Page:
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  • Dmmoore
    replied
    PPL only. 3000 hours between 1964 and 2002 in SEL, SES, MEL, MES aircraft. J-3 Cub to Cessna 500 and most Cessna, Piper and Beech aircraft in between.

    A&P, Lead Mechanic, Maintenance Supervisor and Maintenance Controller for a major cargo airline (23 years) and Structures engineer (20 years) for another.

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  • bigdave
    replied
    Thanks

    Dmmoore, your help is really useful as it will now probably solve any major problems that i have. Are you an ex pilot yourself by any chance?
    Last edited by bigdave; 2009-05-10, 09:43. Reason: wanted to get rid of my signature but i don't think i can

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  • Dmmoore
    replied
    Originally posted by Tanner_J View Post
    Wrong!

    Basic empty weight includes all fluids necessary for operation such as engine oil, engine coolant, and unusable fuel.

    so how much usable fuel is included?
    Bigdaves question was "does the empty weight of an aircraft include the weight of the fuel for the flight."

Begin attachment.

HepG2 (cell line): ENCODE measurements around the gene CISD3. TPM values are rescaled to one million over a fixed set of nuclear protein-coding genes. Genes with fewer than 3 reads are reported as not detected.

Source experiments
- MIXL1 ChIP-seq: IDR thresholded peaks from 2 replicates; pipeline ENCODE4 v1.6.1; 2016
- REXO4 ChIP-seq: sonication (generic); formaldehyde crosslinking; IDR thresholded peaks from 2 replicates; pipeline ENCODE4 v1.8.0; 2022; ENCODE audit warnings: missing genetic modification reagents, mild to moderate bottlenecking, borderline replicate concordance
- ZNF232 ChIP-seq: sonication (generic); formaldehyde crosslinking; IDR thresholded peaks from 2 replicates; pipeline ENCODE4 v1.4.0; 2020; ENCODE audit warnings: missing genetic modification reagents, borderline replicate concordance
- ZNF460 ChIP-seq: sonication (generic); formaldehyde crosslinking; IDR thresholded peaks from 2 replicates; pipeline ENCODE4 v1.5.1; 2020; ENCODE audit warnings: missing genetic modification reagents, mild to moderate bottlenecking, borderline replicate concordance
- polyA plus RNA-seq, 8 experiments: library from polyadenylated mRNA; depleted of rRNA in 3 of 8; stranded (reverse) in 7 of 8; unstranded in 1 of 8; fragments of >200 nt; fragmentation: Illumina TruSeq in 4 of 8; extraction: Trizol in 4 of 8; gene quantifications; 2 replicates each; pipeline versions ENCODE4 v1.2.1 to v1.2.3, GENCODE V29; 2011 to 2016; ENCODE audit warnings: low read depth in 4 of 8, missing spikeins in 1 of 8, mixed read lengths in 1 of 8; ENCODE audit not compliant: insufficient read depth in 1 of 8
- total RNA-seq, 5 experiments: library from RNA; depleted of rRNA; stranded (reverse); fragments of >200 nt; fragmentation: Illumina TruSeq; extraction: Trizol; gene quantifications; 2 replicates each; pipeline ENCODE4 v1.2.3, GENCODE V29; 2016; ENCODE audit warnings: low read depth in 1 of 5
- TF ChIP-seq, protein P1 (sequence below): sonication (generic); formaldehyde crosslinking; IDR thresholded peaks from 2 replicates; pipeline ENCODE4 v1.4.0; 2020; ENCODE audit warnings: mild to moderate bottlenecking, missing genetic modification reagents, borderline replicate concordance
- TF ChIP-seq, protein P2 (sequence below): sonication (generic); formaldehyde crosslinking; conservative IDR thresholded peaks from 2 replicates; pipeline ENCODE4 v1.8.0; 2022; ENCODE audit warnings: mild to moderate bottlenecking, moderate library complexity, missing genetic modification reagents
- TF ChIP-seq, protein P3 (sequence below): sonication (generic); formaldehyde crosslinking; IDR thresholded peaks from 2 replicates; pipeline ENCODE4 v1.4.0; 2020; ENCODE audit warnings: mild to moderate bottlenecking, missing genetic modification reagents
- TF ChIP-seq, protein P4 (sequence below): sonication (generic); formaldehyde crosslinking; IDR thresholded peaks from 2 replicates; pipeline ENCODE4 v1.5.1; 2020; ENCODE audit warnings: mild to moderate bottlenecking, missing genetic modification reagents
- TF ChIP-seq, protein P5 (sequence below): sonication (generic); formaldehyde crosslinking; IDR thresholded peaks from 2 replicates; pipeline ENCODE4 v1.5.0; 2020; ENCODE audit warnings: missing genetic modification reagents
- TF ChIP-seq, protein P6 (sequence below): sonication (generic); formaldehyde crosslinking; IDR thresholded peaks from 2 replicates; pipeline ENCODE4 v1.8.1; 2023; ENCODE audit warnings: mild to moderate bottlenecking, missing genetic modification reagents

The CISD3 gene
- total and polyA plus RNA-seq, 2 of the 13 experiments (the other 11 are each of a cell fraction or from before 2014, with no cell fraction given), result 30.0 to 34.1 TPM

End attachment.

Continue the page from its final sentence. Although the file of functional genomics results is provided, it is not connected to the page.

The answer is no.

    Further he specified "EMPTY WEIGHT" not basic operating weight which includes the items you included.

    Empty weight is the way I weigh an aircraft, all fluids drained or calculated (engine and APU oil) and removed. The fuel tanks are vacuumed dry and unusable fuel is calculated back in.

    Empty weight = Nothing but unusable fuel.

    Basic operating weight = No pay load, includes all fluids necessary to operate the aircraft, no flight fuel.

    Operating weight = The operating weight of the aircraft less fuel.


    Takeoff Weight = The weight of the aircraft at brake release for takeoff. Taxi fuel is discounted.

    Taxi Weight = The aircraft's weight at engine start.

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  • Tanner_J
    replied
    Wrong!

    Basic empty weight includes all fluids necessary for operation such as engine oil, engine coolant, and unusable fuel.

    Leave a comment:


  • Dmmoore
    replied
    Empty weight is empty, no fuel, no nothing.

    Leave a comment:


  • Does the Empty Weight of an aircraft include weight of fuel?

    does the empty weight of an aircraft include the weight of the fuel for the flight.

    for example on FS2004 it states that the empty weight for the Boeing 737-400 is 34500kg, the fuel capacity in litres is 20112 / 0.8 = 25140kg

    34500-25140 = 9360kg for the actual aircraft w/o fuel.

    I edge toward believing the weight of fuel is not included in E/W.

    the payload also has to be calculated before calculating exact fuel required for the trip.

    Average weight of a human is 70kg and i opt to have 150 passengers so 150 x 70 = 10500

    Luggage is 1 x 20kg suitcase p/p = 20 x 150 = 3000

    5 x crew (including pilots) = 5 x 70kg = 350kg

    total payload = 13850kg x 0.8 = 11080L

    look out for more detailed flight plans that i create + fly on FS2004. i will eventually get them displayed on here if all goes well.

    Total fuel = Estimated Fuel Burn + total payload (L)